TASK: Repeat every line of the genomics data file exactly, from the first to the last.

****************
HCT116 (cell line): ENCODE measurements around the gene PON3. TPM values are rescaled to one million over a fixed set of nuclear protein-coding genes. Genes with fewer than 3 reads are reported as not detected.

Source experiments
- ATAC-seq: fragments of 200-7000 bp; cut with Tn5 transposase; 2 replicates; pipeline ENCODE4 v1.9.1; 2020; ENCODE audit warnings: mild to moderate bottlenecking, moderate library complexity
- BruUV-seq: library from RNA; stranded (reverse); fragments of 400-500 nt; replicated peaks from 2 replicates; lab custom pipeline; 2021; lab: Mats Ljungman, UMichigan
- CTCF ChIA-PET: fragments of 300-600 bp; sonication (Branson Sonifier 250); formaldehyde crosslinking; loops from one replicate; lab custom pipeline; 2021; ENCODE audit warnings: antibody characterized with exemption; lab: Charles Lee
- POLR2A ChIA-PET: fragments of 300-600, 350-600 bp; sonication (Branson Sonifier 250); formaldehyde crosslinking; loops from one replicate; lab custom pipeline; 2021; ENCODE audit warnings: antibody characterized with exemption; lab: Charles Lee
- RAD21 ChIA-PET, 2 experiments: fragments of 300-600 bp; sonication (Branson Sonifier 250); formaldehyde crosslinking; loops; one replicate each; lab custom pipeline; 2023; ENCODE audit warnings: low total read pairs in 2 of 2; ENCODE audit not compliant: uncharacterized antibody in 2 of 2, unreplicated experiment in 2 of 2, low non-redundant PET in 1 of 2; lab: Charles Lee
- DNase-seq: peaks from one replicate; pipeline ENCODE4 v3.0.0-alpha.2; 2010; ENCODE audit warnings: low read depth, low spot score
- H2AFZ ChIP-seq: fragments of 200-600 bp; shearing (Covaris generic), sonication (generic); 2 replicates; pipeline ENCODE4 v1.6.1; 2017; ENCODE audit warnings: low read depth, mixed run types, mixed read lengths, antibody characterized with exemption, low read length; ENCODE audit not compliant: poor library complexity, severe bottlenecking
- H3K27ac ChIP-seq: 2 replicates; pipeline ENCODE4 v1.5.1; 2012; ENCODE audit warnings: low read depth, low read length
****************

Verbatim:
HCT116 (cell line): ENCODE measurements around the gene PON3. TPM values are rescaled to one million over a fixed set of nuclear protein-coding genes. Genes with fewer than 3 reads are reported as not detected.

Source experiments
- ATAC-seq: fragments of 200-7000 bp; cut with Tn5 transposase; 2 replicates; pipeline ENCODE4 v1.9.1; 2020; ENCODE audit warnings: mild to moderate bottlenecking, moderate library complexity
- BruUV-seq: library from RNA; stranded (reverse); fragments of 400-500 nt; replicated peaks from 2 replicates; lab custom pipeline; 2021; lab: Mats Ljungman, UMichigan
- CTCF ChIA-PET: fragments of 300-600 bp; sonication (Branson Sonifier 250); formaldehyde crosslinking; loops from one replicate; lab custom pipeline; 2021; ENCODE audit warnings: antibody characterized with exemption; lab: Charles Lee
- POLR2A ChIA-PET: fragments of 300-600, 350-600 bp; sonication (Branson Sonifier 250); formaldehyde crosslinking; loops from one replicate; lab custom pipeline; 2021; ENCODE audit warnings: antibody characterized with exemption; lab: Charles Lee
- RAD21 ChIA-PET, 2 experiments: fragments of 300-600 bp; sonication (Branson Sonifier 250); formaldehyde crosslinking; loops; one replicate each; lab custom pipeline; 2023; ENCODE audit warnings: low total read pairs in 2 of 2; ENCODE audit not compliant: uncharacterized antibody in 2 of 2, unreplicated experiment in 2 of 2, low non-redundant PET in 1 of 2; lab: Charles Lee
- DNase-seq: peaks from one replicate; pipeline ENCODE4 v3.0.0-alpha.2; 2010; ENCODE audit warnings: low read depth, low spot score
- H2AFZ ChIP-seq: fragments of 200-600 bp; shearing (Covaris generic), sonication (generic); 2 replicates; pipeline ENCODE4 v1.6.1; 2017; ENCODE audit warnings: low read depth, mixed run types, mixed read lengths, antibody characterized with exemption, low read length; ENCODE audit not compliant: poor library complexity, severe bottlenecking
- H3K27ac ChIP-seq: 2 replicates; pipeline ENCODE4 v1.5.1; 2012; ENCODE audit warnings: low read depth, low read length